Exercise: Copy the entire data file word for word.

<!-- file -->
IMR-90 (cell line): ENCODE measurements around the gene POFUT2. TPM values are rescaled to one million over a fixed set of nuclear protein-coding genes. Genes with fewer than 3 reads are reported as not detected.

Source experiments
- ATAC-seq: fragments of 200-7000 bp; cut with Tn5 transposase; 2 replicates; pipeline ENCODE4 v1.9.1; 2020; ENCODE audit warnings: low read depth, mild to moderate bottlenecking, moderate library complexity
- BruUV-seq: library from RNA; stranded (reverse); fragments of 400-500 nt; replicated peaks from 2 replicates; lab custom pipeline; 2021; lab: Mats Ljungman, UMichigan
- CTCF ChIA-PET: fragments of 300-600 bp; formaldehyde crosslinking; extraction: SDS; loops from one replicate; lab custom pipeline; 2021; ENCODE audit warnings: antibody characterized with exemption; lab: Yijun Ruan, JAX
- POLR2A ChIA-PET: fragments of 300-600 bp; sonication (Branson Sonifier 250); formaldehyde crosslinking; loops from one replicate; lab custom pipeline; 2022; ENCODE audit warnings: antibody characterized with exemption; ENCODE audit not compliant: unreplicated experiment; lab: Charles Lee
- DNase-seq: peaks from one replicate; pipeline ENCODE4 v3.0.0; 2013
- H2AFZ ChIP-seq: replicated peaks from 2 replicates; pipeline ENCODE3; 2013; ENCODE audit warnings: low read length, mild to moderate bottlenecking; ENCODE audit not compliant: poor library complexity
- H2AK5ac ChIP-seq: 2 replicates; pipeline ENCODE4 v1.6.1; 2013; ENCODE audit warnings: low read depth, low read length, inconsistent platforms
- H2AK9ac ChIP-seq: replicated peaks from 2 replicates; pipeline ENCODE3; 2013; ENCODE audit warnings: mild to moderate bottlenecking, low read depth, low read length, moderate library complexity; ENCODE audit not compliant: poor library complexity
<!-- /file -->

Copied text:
IMR-90 (cell line): ENCODE measurements around the gene POFUT2. TPM values are rescaled to one million over a fixed set of nuclear protein-coding genes. Genes with fewer than 3 reads are reported as not detected.

Source experiments
- ATAC-seq: fragments of 200-7000 bp; cut with Tn5 transposase; 2 replicates; pipeline ENCODE4 v1.9.1; 2020; ENCODE audit warnings: low read depth, mild to moderate bottlenecking, moderate library complexity
- BruUV-seq: library from RNA; stranded (reverse); fragments of 400-500 nt; replicated peaks from 2 replicates; lab custom pipeline; 2021; lab: Mats Ljungman, UMichigan
- CTCF ChIA-PET: fragments of 300-600 bp; formaldehyde crosslinking; extraction: SDS; loops from one replicate; lab custom pipeline; 2021; ENCODE audit warnings: antibody characterized with exemption; lab: Yijun Ruan, JAX
- POLR2A ChIA-PET: fragments of 300-600 bp; sonication (Branson Sonifier 250); formaldehyde crosslinking; loops from one replicate; lab custom pipeline; 2022; ENCODE audit warnings: antibody characterized with exemption; ENCODE audit not compliant: unreplicated experiment; lab: Charles Lee
- DNase-seq: peaks from one replicate; pipeline ENCODE4 v3.0.0; 2013
- H2AFZ ChIP-seq: replicated peaks from 2 replicates; pipeline ENCODE3; 2013; ENCODE audit warnings: low read length, mild to moderate bottlenecking; ENCODE audit not compliant: poor library complexity
- H2AK5ac ChIP-seq: 2 replicates; pipeline ENCODE4 v1.6.1; 2013; ENCODE audit warnings: low read depth, low read length, inconsistent platforms
- H2AK9ac ChIP-seq: replicated peaks from 2 replicates; pipeline ENCODE3; 2013; ENCODE audit warnings: mild to moderate bottlenecking, low read depth, low read length, moderate library complexity; ENCODE audit not compliant: poor library complexity